So Ayn Rand using Medicare and social security is not a case of hypocrisy because... ? 
It is never hypocrisy to live in the real world, while trying to change it.

I would agree with that if with discernment and reflection one can recognize
ones errors and can bring themselves to revise their principles when it becomes
clear they are at odds with how they actually come to live their lives.  Somewhat
like proudon's 'auditing ourselves along the way' or R.A. Wilson's 'not getting trapped
in our own reality tunnels'...   


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July 12, 2012, 05:14:07 PM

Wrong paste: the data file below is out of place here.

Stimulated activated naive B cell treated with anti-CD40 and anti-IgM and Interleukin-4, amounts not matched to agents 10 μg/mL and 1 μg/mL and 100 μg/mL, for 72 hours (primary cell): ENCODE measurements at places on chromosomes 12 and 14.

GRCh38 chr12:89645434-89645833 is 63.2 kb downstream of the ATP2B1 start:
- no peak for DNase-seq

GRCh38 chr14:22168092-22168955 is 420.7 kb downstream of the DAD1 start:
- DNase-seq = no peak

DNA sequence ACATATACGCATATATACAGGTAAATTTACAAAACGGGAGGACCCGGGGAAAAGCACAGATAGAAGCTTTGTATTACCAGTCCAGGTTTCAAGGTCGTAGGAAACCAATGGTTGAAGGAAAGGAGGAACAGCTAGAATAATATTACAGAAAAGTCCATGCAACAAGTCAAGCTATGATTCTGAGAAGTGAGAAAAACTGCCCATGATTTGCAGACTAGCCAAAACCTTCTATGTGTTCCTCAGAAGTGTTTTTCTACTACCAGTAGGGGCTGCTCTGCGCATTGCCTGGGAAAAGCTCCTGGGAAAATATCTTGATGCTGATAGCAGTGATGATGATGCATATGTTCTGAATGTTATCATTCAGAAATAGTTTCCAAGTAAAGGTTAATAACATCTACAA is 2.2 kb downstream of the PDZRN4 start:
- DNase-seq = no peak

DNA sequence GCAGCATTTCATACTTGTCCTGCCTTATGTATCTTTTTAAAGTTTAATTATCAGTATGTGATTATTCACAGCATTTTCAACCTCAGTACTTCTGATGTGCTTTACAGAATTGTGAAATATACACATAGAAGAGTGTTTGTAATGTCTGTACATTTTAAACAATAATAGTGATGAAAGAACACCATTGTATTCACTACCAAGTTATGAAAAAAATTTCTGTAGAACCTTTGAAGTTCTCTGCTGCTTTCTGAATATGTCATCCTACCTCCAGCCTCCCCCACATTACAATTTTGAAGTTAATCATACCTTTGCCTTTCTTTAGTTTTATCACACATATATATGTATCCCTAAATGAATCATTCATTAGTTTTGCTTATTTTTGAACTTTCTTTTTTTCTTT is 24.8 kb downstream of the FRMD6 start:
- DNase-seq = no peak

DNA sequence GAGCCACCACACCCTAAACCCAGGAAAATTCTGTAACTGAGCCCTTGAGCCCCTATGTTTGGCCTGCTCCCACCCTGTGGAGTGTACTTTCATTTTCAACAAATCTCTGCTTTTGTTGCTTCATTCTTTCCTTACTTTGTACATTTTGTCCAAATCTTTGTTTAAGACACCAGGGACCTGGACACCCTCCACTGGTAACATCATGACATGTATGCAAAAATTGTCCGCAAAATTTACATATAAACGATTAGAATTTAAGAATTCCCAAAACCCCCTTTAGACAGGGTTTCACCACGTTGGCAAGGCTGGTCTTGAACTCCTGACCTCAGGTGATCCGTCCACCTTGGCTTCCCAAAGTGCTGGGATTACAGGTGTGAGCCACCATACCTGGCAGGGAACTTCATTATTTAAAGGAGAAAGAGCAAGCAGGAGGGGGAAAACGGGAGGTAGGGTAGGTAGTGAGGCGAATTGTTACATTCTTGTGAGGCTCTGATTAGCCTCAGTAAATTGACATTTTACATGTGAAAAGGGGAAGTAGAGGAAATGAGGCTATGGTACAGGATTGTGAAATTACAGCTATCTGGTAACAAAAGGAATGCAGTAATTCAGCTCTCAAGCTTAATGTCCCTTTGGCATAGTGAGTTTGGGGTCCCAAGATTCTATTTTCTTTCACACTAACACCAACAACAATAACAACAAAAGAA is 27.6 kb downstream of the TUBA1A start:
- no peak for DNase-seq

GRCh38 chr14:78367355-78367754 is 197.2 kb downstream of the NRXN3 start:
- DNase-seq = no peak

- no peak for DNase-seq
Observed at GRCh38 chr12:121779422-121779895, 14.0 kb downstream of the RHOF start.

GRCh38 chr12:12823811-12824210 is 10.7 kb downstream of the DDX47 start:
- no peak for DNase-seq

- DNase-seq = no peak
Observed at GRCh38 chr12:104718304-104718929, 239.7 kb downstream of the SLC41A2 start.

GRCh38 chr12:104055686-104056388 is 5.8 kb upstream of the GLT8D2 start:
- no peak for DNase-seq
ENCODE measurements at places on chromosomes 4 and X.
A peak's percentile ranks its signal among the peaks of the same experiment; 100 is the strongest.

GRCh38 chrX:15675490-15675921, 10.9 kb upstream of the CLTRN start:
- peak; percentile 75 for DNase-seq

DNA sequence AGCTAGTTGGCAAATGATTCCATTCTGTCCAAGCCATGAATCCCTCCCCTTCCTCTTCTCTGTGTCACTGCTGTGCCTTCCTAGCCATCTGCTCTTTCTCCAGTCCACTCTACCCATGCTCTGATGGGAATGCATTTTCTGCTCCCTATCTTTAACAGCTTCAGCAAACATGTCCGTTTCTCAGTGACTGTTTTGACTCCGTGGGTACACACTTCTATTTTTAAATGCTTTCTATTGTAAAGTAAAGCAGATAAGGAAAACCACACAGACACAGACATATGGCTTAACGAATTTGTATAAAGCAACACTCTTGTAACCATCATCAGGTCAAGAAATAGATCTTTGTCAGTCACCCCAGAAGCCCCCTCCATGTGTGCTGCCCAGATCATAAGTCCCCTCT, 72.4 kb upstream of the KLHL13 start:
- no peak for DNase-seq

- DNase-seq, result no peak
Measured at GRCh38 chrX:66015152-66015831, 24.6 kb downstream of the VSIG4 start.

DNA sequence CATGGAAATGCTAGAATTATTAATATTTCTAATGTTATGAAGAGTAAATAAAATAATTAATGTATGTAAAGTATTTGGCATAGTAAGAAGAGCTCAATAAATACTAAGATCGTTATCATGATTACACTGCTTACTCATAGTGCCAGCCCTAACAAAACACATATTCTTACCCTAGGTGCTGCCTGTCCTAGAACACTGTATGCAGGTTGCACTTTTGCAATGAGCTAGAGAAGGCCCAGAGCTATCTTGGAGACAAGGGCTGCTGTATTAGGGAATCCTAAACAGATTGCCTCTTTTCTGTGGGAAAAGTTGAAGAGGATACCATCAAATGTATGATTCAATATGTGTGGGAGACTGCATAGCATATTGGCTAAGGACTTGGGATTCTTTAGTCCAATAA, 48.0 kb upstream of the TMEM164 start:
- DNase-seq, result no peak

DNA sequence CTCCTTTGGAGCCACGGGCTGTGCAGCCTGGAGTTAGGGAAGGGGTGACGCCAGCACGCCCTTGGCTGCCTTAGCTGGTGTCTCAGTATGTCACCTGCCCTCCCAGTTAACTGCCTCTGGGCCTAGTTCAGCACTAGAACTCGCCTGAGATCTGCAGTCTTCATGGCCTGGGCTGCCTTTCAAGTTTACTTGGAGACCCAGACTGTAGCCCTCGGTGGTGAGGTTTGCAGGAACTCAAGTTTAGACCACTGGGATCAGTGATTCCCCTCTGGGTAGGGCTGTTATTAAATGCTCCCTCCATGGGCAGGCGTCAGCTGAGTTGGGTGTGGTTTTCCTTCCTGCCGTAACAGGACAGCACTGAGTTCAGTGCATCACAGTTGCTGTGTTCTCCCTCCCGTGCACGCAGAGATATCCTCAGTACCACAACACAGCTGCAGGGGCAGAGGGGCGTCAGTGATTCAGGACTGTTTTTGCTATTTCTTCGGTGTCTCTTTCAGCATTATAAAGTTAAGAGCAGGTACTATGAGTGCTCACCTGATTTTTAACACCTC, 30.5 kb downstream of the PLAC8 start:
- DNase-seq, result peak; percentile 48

#75

There are many in the libertarian community that believe that pushing the government over the cliff sooner is the better strategy as opposed to the long slow crash.

And the innocent lives that will be harmed and lost don't count for anything.  The end justifies the means.
Thanks for confirming my views on them.    



lol...by "pushing the government over the cliff" they mean that they would get out of the way of those who are currently destroying it, like allowing a child to touch the hot stove instead of interfering. Some would say that it is best for the child to learn his lesson and get burned, others would rather the child not get burned and point out the danger instead. It gets tiring telling the child over and over that it will really hurt if he touches it.

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July 12, 2012, 05:25:58 PM
 #76

So Ayn Rand using Medicare and social security is not a case of hypocrisy because... ?  

It is never hypocrisy to live in the real world, while trying to change it.